by – Sheri de Grom
The telephone startled her. She didn’t recognize the number but today had to be the day she’d break her rule and answer. The official sounding voice was one she’d never heard before. Without preamble, he told her his name and confirmed hers. He also confirmed her relationship to a patient he had in the emergency room of the local medical center.
Before she could ask questions, the voice on the phone was gone. She had questions: what, how, when, why an ambulance. Thank God she’d already had her shower and hurried to find jeans, sweater, run a comb through her hair, grab her purse and she was gone. Gone to the emergency room. Sheer panic had set in and she moved into auto-pilot.
How could it be? He’d been his usual cheerful, energetic self as he’d left the house that morning.
When she arrived at the Emergency Room (ER) the staff explained that her husband had passed out at work and so far, there was no known reason why.
A clerk interrupted, “Do you have your insurance cards with you?” Payment is at the front of every hospital’s mission in today’s economy.
She was advised that the specialists were running tests and she could have a seat in the waiting room.
What would happen to her if she screamed, “No, the only thing I want is my healthy husband, the man I love.” That wouldn’t happen now and she settled into a hard plastic chair in defeat.
It seemed she’d waited hours but it’d actually been less than two. Two hours with her guts turning over and over and a hammer in her head that refused to stop. It banged her front temporal lobe a million times a minute. She was sure of it.
Finally, someone from the ER staff asked her to join them and said, “The doctor will speak with you now.”
Unfortunately, she learned nothing other than her husband passed out at work, numerous tests had been completed, and nothing conclusive explained the incident. He was now resting but the doctor thought he’d be more comfortable if her husband stayed a while longer to ensure his stability.
She nodded her head yes and signed more papers. She didn’t want to take chances and agreed to a new strategy in emergency care (although she wasn’t aware that’s what was happening).
This new movement in emergency care is shifting the cost of expensive emergency care rates away from hospitals, Medicare, Medicaid and all commercial insurance companies. Patients are classified as ‘short-stay emergency department inpatients.’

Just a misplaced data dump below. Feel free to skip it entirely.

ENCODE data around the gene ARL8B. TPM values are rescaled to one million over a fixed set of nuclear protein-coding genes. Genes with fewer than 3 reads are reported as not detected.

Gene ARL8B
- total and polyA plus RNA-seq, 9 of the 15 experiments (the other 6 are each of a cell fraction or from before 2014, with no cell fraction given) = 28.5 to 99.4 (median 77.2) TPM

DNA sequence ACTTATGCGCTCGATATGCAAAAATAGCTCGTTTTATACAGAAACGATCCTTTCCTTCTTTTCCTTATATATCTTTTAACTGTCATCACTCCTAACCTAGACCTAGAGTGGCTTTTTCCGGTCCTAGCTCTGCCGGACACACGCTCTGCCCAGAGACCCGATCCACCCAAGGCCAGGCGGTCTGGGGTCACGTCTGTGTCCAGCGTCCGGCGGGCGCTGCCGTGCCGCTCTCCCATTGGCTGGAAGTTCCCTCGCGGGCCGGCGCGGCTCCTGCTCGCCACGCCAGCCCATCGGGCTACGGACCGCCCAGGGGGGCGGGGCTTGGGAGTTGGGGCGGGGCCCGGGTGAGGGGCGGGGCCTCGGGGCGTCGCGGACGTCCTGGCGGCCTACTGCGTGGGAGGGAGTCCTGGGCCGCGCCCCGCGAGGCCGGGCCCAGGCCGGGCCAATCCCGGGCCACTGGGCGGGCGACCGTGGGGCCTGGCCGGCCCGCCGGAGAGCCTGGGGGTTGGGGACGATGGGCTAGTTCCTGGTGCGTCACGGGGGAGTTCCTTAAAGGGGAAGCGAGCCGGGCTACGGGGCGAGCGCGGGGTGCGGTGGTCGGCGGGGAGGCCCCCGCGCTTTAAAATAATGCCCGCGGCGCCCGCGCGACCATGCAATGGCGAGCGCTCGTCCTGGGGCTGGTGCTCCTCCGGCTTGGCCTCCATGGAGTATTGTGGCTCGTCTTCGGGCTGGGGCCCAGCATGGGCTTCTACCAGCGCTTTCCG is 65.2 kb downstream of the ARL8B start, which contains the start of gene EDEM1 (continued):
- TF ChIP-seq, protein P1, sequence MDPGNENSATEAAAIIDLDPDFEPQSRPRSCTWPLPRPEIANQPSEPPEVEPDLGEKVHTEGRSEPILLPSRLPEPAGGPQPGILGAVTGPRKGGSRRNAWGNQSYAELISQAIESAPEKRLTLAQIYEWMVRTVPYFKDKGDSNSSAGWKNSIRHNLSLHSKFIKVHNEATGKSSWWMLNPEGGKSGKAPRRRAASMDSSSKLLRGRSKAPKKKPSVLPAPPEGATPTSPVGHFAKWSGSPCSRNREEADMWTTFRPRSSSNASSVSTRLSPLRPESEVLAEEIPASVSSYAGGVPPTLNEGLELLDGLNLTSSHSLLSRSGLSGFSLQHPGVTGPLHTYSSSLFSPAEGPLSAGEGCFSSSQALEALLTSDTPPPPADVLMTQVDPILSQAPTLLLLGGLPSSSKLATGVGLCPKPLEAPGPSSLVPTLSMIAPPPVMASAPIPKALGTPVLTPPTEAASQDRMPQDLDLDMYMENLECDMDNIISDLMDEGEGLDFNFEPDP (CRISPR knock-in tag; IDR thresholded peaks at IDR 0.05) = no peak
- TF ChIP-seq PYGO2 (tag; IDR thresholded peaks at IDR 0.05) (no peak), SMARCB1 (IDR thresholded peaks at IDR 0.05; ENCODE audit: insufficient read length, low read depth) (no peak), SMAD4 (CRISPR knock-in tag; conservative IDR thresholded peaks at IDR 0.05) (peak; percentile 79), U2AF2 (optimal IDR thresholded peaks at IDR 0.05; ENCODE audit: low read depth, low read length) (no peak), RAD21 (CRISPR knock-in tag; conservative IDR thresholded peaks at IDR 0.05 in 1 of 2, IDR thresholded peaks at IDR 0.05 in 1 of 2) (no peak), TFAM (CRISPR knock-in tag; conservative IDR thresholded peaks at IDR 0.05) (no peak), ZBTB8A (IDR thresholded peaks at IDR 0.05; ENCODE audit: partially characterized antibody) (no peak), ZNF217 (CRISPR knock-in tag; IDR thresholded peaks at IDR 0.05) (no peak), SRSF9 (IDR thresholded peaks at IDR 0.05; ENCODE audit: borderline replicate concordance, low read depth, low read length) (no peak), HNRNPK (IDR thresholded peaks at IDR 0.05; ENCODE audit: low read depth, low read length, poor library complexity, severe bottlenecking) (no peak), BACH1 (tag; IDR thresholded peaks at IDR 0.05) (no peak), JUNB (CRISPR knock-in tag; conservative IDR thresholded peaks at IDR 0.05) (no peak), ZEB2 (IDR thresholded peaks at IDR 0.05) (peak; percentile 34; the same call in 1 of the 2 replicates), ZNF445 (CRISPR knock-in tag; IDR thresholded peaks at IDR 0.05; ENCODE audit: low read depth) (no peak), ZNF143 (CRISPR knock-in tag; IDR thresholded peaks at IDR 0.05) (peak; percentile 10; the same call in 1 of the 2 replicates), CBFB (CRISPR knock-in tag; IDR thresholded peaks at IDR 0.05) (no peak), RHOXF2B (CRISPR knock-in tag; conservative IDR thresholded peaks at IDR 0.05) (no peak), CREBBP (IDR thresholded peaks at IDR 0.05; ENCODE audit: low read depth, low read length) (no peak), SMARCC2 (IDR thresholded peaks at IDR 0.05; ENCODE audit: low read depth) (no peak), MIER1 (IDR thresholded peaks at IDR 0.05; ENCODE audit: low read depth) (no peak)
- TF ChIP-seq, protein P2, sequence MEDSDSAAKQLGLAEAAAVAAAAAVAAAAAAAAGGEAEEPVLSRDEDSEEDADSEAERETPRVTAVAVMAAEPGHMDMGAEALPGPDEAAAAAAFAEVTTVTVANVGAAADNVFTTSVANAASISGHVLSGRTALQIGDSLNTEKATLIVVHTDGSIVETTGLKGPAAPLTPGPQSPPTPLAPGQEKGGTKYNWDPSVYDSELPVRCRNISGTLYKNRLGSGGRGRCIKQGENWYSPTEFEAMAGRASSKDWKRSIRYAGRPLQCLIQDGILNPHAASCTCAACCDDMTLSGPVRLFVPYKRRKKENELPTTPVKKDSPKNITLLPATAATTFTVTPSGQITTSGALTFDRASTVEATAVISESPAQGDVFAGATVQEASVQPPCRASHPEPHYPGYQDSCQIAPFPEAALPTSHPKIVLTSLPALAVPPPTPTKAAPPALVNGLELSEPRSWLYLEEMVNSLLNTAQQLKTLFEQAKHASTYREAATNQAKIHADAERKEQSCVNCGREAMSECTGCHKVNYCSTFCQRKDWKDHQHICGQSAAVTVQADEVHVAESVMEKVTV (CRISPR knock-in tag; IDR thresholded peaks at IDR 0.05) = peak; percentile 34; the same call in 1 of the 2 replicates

National data collected by researchers at the School of Medicine at Perelman in December 2013, suggested that keeping selected patients under observation in a dedicated hospital unit with defined protocols could yield hundreds of millions of dollars in cost savings for everyone but the patient. More often than not, the patient doesn’t understand the hidden cost of being transferred to observation status until a large charge appears on their statement.
The ‘kept for observation’ status has been a topic of controversy for Medicare patients for years, and in 2012 an investigation by the Department of Health and Human Services Inspector General found inconsistency between hospitals in how they determined whether a patient was admitted or kept under observation. For Medicare patients, such ‘observation stays’ are associated with higher out-of-pocket care costs and a lower likelihood that nursing home care will be covered.
Please be aware, any time you or a loved one is moved from a dedicated Emergency Room Department to an Observational Unit, there will likely be a reduced amount in what any insurance company is willing to pay.
This shift in cost for emergency care affects all patients. It is not exclusive to Medicare and Medicaid. I encourage you to read your health insurance policy carefully.
Any stay in a hospital beyond 24 hours is considered an admission to your insurance company but you may remain on observational status per the hospital. It is a catch-22 for the individual responsible for the account.
Many same-day surgeries result in observational status (i.e. the recovery room). However, if surgical complications or recovery from anesthesia occur, the surgery patient is placed in out-patient observation status.
Please be aware, any time you or a loved one are moved from the dedicated Emergency Room Department to an Observational Unit, your cost may be higher than expected.
The entire financial burden could be yours.